Devaney said more than 99 percent of fund recipients report on how they spend the money. Those who don’t report get their names published, he said.
“People get embarrassed and they report,” he said.
The recovery board, comprised of 12 inspector generals, is challenging the old paradigm that IGs do their investigation “after the fact.” With Recovery.gov, the board is trying to “interrupt fraud before it occurs, stop it dead in its tracks,” Devaney said.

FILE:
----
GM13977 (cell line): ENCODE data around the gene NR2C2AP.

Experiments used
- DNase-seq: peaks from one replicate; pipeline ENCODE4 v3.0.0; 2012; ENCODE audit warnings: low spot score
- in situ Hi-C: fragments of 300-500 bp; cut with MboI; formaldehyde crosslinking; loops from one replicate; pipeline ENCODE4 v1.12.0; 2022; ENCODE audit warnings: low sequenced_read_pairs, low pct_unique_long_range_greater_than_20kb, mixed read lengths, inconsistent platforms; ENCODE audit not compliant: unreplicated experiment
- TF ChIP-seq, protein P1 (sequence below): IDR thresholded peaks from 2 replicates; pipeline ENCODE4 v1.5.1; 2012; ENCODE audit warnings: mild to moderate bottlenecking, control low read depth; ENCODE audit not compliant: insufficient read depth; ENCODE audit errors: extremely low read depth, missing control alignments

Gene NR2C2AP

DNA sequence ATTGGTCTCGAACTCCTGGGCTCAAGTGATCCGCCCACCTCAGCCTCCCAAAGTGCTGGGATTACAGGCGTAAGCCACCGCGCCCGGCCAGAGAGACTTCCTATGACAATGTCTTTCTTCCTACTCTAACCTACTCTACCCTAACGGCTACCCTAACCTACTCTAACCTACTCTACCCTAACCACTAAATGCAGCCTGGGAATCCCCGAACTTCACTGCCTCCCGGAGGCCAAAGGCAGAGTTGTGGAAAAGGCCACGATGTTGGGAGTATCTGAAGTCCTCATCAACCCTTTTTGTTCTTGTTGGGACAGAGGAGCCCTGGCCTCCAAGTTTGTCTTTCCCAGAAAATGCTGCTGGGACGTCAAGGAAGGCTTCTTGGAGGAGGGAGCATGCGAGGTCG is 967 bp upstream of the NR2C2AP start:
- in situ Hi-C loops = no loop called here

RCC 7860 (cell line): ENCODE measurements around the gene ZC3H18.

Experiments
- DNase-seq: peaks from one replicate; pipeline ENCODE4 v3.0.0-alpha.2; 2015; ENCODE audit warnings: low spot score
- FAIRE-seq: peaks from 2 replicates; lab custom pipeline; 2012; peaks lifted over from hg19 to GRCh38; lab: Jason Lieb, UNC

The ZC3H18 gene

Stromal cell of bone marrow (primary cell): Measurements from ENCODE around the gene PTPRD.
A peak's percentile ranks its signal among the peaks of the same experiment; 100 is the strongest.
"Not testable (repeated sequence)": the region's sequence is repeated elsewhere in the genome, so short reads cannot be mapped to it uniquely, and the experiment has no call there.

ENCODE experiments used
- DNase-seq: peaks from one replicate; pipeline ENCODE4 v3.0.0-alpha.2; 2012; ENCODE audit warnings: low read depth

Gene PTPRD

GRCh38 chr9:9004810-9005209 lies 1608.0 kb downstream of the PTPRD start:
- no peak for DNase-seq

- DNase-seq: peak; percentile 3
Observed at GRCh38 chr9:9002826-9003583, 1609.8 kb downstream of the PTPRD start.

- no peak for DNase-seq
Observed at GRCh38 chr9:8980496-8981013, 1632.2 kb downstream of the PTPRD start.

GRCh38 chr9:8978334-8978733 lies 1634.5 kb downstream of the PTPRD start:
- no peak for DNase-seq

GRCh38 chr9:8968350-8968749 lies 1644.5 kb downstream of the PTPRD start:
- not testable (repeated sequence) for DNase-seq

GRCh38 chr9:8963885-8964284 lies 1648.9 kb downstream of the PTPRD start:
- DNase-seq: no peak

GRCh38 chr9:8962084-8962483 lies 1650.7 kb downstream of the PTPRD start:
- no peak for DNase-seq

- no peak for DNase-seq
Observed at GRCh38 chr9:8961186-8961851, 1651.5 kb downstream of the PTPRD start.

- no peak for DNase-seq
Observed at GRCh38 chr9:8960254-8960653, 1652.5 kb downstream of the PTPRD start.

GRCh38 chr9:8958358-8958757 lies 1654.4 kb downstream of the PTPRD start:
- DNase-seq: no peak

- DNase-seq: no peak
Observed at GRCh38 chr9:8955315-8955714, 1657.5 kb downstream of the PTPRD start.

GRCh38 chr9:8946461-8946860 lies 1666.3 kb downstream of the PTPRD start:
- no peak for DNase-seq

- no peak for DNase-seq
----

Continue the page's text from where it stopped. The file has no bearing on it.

The board has also tried to overcome the “gotcha” mentality that agencies may have toward IGs. If the board discovered that an agency could do something better administratively, it contacted the agency without publicizing or calling it a “bad thing,” Devaney said.
“For the most part, the agencies were very receptive to that and made the changes necessary,” he said.